Software-as-a-Service, or SaaS, allows users to connect to and use cloud-based apps from any compatible device over the Internet. Rather than purchasing and installing an application, SaaS users rent or subscribe to an application. The actual application’s infrastructure, middleware, app software, and app data are located in the service provider’s data center, which may be far removed from a user’s location.
The difference between SaaS and a software installation on a user’s computer is comparable to the difference between streaming a TV show online versus buying all the seasons of the show on DVD. While DVDs are purchased only once, they will need to be stored and maintained. Additionally, if the hardware changes, so must the DVDs. For instance, if the user replaces their DVD player with a Blu-ray player, they will need to purchase the compatible, updated version of the DVDs.
In contrast, streaming a show means that a third party manages the storage and upgrades while the user simply needs to press the play button. With streaming, users are dependent on an Internet connection, paying a recurring monthly fee to continue access.
Through a SaaS service agreement, the service provider manages the hardware and software, ensuring availability and the security of the app as well as your data. With SaaS, your organization can quickly be up and running with an app at minimal upfront cost.
What does ‘as a service’ get you?
Think of the ‘as a service’ component like valet parking. A customer could alternatively rent a parking spot. Both offer the same benefit to the customer: a place to leave their car. While the parking spot is a product, valet parking is a service provided to them.
Historically, software vendors sold their software to users as a product. In the SaaS configuration, however, vendors actively provide and maintain the software for their users. Through the cloud, vendors run the application on their servers, maintaining the databases and code essential for the application to run. Therefore, SaaS should be viewed as a service rather than a product.
What are the main cloud service models?
Simply put, the cloud is comprised of remote web servers located in data centers that host databases and run application code. Using the Internet, cloud providers offer their services to customers. SaaS is one of the three main cloud service models, along with IaaS (Infrastructure-as-a-Service) and PaaS (Platform-as-a-Service).
- IaaS is a cloud computing infrastructure that a cloud provider manages. Rather than maintain their servers and databases themselves, customers can build their own applications with IaaS.
- PaaS is the next level up, including development tools, infrastructure, and other support.
- SaaS is fully-built cloud applications
Is SaaS right for your company?
Though the SaaS model has several advantages and disadvantages, the pros often outweigh the cons.
Advantage: Access on any device, anywhere. Since users can log onto SaaS applications from any device and any location, this provides businesses with flexibility. Employees can operate from all over the world, and users can access their files no matter where they are. Since most users operate multiple devices and replace them often, SaaS applications do not need to be reinstalled, nor new licenses purchase each time a user switches their device.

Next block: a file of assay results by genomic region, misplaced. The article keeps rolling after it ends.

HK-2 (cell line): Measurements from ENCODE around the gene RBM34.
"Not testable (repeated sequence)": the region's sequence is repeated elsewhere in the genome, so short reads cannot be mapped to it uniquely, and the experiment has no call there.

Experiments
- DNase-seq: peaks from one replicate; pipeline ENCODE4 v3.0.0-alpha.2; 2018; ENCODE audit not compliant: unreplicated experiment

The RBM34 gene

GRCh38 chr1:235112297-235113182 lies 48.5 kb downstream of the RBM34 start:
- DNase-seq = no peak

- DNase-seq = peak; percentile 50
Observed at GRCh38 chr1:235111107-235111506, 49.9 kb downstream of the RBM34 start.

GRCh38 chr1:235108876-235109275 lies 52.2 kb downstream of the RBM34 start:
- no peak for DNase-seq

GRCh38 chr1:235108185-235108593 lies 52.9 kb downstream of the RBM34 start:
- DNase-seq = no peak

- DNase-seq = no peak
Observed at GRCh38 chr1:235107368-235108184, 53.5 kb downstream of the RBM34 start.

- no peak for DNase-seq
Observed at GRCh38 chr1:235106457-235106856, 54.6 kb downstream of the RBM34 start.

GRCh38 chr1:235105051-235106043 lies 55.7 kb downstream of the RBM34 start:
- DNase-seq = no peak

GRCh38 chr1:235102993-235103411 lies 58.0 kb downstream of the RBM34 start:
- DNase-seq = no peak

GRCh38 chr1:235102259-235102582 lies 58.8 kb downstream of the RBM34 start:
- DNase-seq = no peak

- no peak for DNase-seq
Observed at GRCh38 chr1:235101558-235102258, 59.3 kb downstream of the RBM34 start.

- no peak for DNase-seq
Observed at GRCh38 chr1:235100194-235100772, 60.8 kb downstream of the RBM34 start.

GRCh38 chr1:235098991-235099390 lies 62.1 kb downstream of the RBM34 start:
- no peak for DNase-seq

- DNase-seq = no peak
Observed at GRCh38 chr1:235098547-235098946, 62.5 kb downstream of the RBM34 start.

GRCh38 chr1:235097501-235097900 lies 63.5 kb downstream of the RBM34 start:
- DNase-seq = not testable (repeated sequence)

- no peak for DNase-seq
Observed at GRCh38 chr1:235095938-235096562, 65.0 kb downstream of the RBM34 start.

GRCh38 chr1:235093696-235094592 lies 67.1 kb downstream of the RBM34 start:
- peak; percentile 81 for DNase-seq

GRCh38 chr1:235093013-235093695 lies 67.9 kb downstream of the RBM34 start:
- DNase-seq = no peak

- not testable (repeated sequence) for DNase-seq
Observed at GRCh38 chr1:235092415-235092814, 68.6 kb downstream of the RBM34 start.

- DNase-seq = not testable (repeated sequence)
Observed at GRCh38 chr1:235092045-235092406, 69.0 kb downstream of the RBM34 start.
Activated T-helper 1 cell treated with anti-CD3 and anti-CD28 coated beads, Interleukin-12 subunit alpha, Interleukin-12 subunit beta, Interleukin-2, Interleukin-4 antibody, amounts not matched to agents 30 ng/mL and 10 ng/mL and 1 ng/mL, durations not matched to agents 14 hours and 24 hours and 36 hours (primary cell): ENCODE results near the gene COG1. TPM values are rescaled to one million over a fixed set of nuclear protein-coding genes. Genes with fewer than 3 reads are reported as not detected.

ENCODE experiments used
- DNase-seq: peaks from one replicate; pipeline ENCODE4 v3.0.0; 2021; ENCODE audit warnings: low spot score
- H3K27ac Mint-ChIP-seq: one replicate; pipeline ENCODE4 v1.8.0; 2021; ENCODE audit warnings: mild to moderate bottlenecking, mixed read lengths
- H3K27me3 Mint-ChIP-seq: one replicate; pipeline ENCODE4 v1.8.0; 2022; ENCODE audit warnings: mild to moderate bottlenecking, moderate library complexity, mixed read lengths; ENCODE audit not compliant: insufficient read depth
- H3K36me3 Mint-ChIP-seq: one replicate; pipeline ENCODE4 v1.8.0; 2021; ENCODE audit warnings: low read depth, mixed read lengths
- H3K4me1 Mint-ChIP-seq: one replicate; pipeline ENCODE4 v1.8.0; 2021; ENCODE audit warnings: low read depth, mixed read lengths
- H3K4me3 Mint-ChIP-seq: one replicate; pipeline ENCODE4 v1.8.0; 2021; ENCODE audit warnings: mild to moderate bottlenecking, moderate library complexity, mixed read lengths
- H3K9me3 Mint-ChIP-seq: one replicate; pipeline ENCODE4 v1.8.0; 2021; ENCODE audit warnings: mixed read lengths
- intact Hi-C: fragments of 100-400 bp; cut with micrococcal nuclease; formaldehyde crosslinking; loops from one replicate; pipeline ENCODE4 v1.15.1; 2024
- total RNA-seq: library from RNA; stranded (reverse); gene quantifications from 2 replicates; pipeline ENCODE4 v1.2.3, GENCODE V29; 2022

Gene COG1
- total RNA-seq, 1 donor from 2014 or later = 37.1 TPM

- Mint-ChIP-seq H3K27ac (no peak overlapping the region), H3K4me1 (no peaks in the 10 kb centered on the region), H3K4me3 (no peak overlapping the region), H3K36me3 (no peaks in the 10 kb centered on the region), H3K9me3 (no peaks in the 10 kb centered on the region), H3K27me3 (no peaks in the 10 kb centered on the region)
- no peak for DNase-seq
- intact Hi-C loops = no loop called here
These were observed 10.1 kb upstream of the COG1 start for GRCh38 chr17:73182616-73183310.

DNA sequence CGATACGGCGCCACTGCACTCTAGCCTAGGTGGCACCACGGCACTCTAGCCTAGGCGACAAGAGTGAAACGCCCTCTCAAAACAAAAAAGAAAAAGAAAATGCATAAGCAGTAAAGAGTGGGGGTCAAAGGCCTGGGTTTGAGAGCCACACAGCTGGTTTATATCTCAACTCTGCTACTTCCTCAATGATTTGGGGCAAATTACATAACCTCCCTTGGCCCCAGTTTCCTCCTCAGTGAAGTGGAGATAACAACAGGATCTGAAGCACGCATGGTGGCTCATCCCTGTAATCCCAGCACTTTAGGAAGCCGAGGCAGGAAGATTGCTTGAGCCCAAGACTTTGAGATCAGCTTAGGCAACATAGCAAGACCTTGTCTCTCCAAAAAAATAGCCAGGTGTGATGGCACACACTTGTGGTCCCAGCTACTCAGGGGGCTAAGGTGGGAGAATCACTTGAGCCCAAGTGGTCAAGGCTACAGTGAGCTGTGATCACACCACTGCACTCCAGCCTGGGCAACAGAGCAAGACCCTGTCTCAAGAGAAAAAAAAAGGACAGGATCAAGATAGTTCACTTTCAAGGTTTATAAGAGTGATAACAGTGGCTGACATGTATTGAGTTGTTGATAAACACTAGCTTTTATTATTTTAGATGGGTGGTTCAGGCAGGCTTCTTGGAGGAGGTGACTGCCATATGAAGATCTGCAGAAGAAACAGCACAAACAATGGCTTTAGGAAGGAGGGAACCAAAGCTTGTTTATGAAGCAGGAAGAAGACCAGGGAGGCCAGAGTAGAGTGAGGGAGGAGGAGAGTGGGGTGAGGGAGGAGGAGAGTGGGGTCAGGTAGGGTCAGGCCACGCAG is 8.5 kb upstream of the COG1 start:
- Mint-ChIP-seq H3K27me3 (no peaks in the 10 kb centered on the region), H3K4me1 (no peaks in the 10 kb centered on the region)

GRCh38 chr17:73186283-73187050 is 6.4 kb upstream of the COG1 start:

Advantage: Forget the updates and installations. Since SaaS providers update and patch the applications on a continual basis, users no longer need to worry about it.
Advantage: Manageability. Users have the option to acquire more database space or compute power as usage increases.
Advantage: Cut costs. Since SaaS providers maintain the servers and infrastructure to support the application, the only cost to you is the subscription, reducing internal IT costs and overhead.
Disadvantage: Stronger access control is needed. With the increased accessibility of SaaS applications, user identity and control of access levels are crucial. Since organizational assets are no longer maintained within an internal network, access is based on user identity. With the right login credentials, access is granted, making strong identity verification critical.
Disadvantage: Locked-in to vendor. Because it is time-consuming and expensive to move to a new application, companies may become overly reliant on the SaaS application provider.
Disadvantage: Security and standards. Moving the responsibility of protecting applications from internal IT teams to the external SaaS provider can be a challenge for larger businesses facing tight security or regulatory standards. Some businesses will be unable to assess their application’s security themselves. Instead, they must take the external SaaS provider’s word that the application is secure. This is less of a disadvantage for small- to medium-sized businesses since large cloud providers typically offer more resources to establish strong security.
Why choose SET to secure and accelerate SaaS applications?
Small Enterprise Technology offers several products and features to help your business in the cloud migration process. With SaaS applications, we monitor the health of your systems around the clock and will identify issues that may impact your network performance. Identified issues are resolved proactively with no customer involvement the vast majority of the time. To learn more about how SET can help your business deploy your SaaS application, call us at (918) 965-0045 or contact us today